When Twilio had its successful IPO this year, a whole range of people were introduced to the idea of building successful businesses on top of modular developer tools. Twilio, after all, doesn't do a product that you or I as consumers can use, but it's a safe bet that we interact with a service powered by Twilio on a frequent basis.
You see, Twilio and its ilk do something very specific: It offers communications services (telephony, fax, SMS, video) as a service that application developers then use to run the comms aspects of their own platforms. When you "click to call" or "click to message" your driver in Uber, for example, you're actually using a product delivered by Twilio.
This idea of leveraging third-party developer tools is increasingly becoming the norm when building applications. You see, in this day and age when speed and agility are the most important factors, being able to abstract responsibility for a particular aspect of your application functionality to a third party is an attractive proposition. This is, of course, one of the core value propositions that public cloud computing platforms offer.
Why rack-and-stack physical servers when you can simply rent 'em on a virtual basis from vendors like Amazon, Microsoft or Google?
So with the added awareness of developer tools, there is increasing competition, and TeleSign (a company that has been around since 2005) wants to jump into the space.
If TeleSign isn't a name that suddenly jumps out to you when thinking about communication tools, you're not alone. The company is actually best-known as a security vendor. Th company mainly provides two-factor authentication services -- something pretty well removed from Twilio's focus.
But there is something of an intersect: One of TeleSign's services is an end-user authentication service that analyzes phone data (such as phone number, device model number, telecom operator and type of SIM connection) and ends up with a score to "prove" the authenticity (or otherwise) of a user. This exposure to the communications world resulted in TeleSign's somewhat sideways focus into the CPaaS (communications platform as a service, for the uninitiated) space.
That focus culminates today in the debut of TeleSign's CPaaS offering, which the company touts as a tool to deliver digital innovation and transformation to organizations. It seems that TeleSign wants to leverage its existing enterprise footprint (nine of the top 10 U.S. internet brands and 20 of the top 25 global internet brands are customers) and to deliver them a new service.
The new service is described as a developer-friendly self-service platform and a corresponding suite of easy-to-integrate communication and security APIs. Never one to shy away from talking things up, TeleSign is articulating that, in one move, this launch sees them "poised for leadership in the CPaaS market."
In this claim, TeleSign would appear to be backed up by analyst firm IDC, which came out to declare that "TeleSign [is] Poised for Market Leadership in CPaaS"-- this despite it being a new market area for the company.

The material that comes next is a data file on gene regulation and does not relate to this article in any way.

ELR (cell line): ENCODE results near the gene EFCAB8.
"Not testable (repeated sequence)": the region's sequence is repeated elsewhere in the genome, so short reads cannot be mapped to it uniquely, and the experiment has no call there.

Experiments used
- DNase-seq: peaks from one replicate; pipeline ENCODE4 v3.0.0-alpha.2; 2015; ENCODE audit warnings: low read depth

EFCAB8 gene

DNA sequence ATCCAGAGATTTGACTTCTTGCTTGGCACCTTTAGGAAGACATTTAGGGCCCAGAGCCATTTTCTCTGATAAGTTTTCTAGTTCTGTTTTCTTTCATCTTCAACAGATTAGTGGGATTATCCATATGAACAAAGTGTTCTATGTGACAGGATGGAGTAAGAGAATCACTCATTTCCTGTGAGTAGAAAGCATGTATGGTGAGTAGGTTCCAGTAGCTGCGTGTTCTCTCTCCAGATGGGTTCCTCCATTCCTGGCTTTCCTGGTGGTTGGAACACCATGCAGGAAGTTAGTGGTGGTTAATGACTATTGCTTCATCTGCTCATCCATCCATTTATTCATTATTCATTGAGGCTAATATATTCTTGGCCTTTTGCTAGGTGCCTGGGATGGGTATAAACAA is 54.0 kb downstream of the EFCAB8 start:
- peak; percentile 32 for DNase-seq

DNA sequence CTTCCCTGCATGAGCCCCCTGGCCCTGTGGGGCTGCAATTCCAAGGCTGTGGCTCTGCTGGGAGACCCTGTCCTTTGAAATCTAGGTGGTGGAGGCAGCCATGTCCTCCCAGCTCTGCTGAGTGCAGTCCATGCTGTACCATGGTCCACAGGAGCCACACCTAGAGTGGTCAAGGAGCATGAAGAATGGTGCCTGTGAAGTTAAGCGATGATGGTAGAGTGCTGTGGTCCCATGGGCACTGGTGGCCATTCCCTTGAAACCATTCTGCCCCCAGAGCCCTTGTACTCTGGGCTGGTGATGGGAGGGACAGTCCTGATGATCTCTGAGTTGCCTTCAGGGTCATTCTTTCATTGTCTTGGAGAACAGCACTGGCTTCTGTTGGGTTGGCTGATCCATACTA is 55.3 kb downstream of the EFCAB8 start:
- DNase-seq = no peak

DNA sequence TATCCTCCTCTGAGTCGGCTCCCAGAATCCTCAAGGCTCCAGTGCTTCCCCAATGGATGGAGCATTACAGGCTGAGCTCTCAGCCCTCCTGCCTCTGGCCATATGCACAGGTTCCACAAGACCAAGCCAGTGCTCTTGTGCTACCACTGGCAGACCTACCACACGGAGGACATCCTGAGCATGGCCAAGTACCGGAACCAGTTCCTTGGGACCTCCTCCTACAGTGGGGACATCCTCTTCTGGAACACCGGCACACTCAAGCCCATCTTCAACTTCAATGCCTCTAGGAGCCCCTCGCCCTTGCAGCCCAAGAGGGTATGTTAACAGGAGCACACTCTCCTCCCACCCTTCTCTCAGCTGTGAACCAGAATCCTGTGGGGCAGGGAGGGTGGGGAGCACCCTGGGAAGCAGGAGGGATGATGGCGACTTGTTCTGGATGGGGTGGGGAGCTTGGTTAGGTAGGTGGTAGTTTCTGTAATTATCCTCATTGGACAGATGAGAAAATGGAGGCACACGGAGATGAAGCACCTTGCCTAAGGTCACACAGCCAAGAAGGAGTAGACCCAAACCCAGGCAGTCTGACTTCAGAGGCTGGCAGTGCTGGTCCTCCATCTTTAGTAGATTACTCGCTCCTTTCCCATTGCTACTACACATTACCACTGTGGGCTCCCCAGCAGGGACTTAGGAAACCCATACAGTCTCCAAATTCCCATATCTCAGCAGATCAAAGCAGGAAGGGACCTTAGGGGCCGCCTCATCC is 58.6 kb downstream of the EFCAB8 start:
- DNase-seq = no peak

But there is certainly justification for saying that CPaaS is a big opportunity area. Research from TeleSign (so, yes, take it with a grain of salt but it is at least indicative) shows 91% of developers plan to embed communications APIs or SDKs into their apps in the next year. IDC also forecasts that the CPaaS market will top $8.2 billion by 2021.
So what is TeleSign introducing today? TeleSign's new self-service capabilities let developers create an account, get API credentials (along with $5 in free credits) and use their credit card to purchase services. The new portal offers access to many of TeleSign's APIs, including:
- TeleSign Messaging API -- Allows developers to add real-time communications in the form of SMS-based alerts, reminders, notifications, invites, two-way communication, OTPs and other automated messages to web and mobile applications.
- TeleSign Voice API -- Allows developers to add real-time communications in the form of voice-based alerts, reminders, notifications, OTPs and other automated messages to web and mobile applications.
- TeleSign Score -- A fraud risk assessment API that delivers reputation scoring based on phone number intelligence, traffic patterns, machine learning and a global data consortium.
- TeleSign PhoneID -- Provides a cleansed phone number, phone type and telecom carrier information that can be used to determine which phone numbers are a potential fraud risk, and what the best communication method for a phone number is (voice, SMS).
- Auto Verify -- An SDK to provide a frictionless user verification process into existing Android applications in a secure, low-cost way.
In other words, TeleSign offers some (but not all) of what Twilio does when it comes to CPaaS, and more than Twilio when it comes to the more security-centric functionality.
TeleSign is a great vendor with an impressive roster of customers. It undeniably delivers value to these customers. With a product launch, however, it in no way becomes No. 1 or even justifies laying claim to being en route to No. 1. Is Twilio shaking in its boots today? I'd suggest not, and don't forget that Twilio has been investing (both through R&D and M&A) to more strongly enter the security market that TeleSign is more dominant in.
So this is more about posturing and positioning than it is substantive market share positioning. Both companies (and the other competitors in the space) offer powerful services and help their enterprise customers deliver agility -- I just wish there wasn't so much lily-gilding going on.
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